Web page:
The people that wax poetic about the sanctity of contract are usually huge flaming hypocrites. For instance, I doubt there are many loan morality preachers that also demand that the government honor its contractual obligations to the people or its employees. The conservatives, libertarians, and neoliberals that are most eager to screw over average people never talk about the sanctity of contract when talking about public sector unions, for instance. They never say, “well, we promised those workers they would have X retirment and we have a moral duty to follow through on our contractual promises.” No, they usually say that the government can’t afford to live up to these promises and that the responsible thing to do is for the government to use its “put option” and breach its promises to its workers.
    Likewise, these people are probably the first ones that want to break promises to the American people when it comes to Social Security and Medicare. People have been paying into these programs and were promised certain benefits and it’s funny how the morality police on the right won’t ride in to talk about the sanctity of contracts when it comes to Social Security.
    It’s a one way street–they care simply about rigging the game so the rich get richer on the backs of average people. In this case they want corporations to make ruthless business decisions precisely when real people’s lives depend on it but want the people to screw themselves over out of a sense of morality towards an immoral corporation.

  20. Posted by SFwatcher

    I agree. We need more people like Cohen to lead us all to show the right path. Everyone who is underwater should strategically default like our great leader Cohen.
    Cohen for President, and after that IMF president.

  21. Posted by SFHawkguy

    Actually, I would prefer an Icelander for IMF president.
    Having an average person in office is a benefit, not something to be shameful about. I prefer her to someone like Gavin Newsom who also bought in the last 5 years and probably lost a ton of equity but he’s so rich he doesn’t have to worry about it so he wasn’t faced with a similar moral choice.

  22. Posted by SFHawkguy

    And everyone that is crippled with underwater housing debt should absolutely walk away. That is the best solution under current circumstance to the problem.
    Even better would be for the federal government to nationalize the banks and to write down all mortgages to their current value and wipe out all unsecured debt. We shouldn’t be propping up dead banks and kicking the can down the road. We are simply creating a drag on the whole economy–where real people will suffer the most and the banksters will walk away with all the dough.

  23. Posted by sfrenegade

    “Having an average person in office is a benefit, not something to be shameful about.”
    Seriously? I never understood the rationale for voting based on “I’d like to have a beer with that person.” If we’re handing someone the nuclear launch codes, I want that person to be far better than average in intelligence! Even lowly Board of Stupidvisors members should be smarter than average, but they’re not, and that’s why we had Chris “It’s on like Donkey Kong” Daly.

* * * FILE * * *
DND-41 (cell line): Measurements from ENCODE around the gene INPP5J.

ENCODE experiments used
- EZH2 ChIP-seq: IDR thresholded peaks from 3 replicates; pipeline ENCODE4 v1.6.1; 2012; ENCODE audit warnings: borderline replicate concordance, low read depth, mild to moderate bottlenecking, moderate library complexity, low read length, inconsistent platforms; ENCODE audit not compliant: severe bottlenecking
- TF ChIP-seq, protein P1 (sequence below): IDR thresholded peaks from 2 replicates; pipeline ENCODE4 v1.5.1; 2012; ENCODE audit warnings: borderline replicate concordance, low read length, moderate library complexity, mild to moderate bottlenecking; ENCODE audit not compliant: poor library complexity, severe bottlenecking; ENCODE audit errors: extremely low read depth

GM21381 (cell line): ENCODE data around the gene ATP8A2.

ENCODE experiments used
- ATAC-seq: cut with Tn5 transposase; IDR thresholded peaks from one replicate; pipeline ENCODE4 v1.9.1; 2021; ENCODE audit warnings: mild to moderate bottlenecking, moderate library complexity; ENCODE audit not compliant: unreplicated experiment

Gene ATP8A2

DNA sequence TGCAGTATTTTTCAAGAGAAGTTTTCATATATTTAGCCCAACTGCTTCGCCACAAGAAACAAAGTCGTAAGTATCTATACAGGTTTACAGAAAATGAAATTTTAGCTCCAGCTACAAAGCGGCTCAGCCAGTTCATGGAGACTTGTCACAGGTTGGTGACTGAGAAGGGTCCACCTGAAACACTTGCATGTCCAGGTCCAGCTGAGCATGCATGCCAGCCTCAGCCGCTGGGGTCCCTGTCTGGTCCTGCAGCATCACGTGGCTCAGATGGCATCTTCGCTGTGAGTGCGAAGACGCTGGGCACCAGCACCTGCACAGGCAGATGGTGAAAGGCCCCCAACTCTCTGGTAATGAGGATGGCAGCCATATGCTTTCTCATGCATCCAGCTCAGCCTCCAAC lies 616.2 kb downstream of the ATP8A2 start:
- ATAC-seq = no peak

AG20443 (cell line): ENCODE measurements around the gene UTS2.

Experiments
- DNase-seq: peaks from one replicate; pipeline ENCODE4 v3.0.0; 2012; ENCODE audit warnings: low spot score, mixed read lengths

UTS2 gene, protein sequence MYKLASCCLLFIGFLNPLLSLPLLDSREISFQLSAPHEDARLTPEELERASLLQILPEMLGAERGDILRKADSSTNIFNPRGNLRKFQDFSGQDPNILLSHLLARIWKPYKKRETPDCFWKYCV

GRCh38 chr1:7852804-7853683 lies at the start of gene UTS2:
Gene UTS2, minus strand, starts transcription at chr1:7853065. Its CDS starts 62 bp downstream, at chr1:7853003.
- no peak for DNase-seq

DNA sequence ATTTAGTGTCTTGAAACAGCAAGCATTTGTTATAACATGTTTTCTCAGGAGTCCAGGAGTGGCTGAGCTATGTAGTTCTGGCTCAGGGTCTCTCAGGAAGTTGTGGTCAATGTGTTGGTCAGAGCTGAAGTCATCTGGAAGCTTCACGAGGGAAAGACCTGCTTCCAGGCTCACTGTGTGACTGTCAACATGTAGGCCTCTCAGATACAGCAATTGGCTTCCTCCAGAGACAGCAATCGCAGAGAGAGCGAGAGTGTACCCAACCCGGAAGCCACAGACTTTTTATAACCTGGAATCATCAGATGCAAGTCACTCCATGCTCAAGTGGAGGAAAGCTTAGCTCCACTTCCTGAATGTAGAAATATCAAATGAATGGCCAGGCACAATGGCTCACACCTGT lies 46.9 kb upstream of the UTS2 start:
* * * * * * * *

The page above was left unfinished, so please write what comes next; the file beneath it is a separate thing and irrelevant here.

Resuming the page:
24. Posted by SFHawkguy

    Well, I don’t equate being rich with being intelligent. I also don’t equate someone in their 30s (or thereabouts), who bought a home in the SFBA in the last ten years, and is underwater, with being unintelligent or otherwise not being savy, etc. There are tons of normal, perfectly responsible, intelligent people, that are underwater on their homes. It does not make them bad people or disqualify them from office (although the reverse would be true for and demonstrated superior financial judgment should be rewarded). In fact, wasn’t Obama himself underwater or stretching to get in his home (before he became a Senator and got filthy rich)?
    Getting filthy rich is usually the reward for serving corporate interests while in office. Or often times it’s the prerequisite. It’s refreshing for me to see normal people with normal incomes and normal problems running for office. I trust them much more than the “super intelligent”, best of the best, rich guys like Gavin Newsom.

  25. Posted by SFHawkguy

    Oops. I flubbed the best line:
    . . . the reverse would be true for those that demonstrated superior financial judgment and rented during the Great Housing Bubble–those like Chris Daly. Ha.

  26. Posted by El Bombero

    I agree with SFHawkguy on one thing: there’s no moral issue here – Ms. Cohen shouldn’t feel any pressure from any “moral suasion” sort of argument. I’m actually shocked that commenters in SF resort to “morality” arguments, when so much of the acceptable code of conduct in SF would have been considered “immoral” by probably the overwhelming majority of societies and civilizations throughout history.
    Now, if she had actually put any of her own money at risk in this condo, I’d agree she’s unfit for public office. Only a total fool would have thought Candlestick Point was worth $600k in 2006. Down 45% since then is probably not enough – I hope the new “owner” got an FHA loan and put down less than 3.5%!

  27. Posted by sfrenegade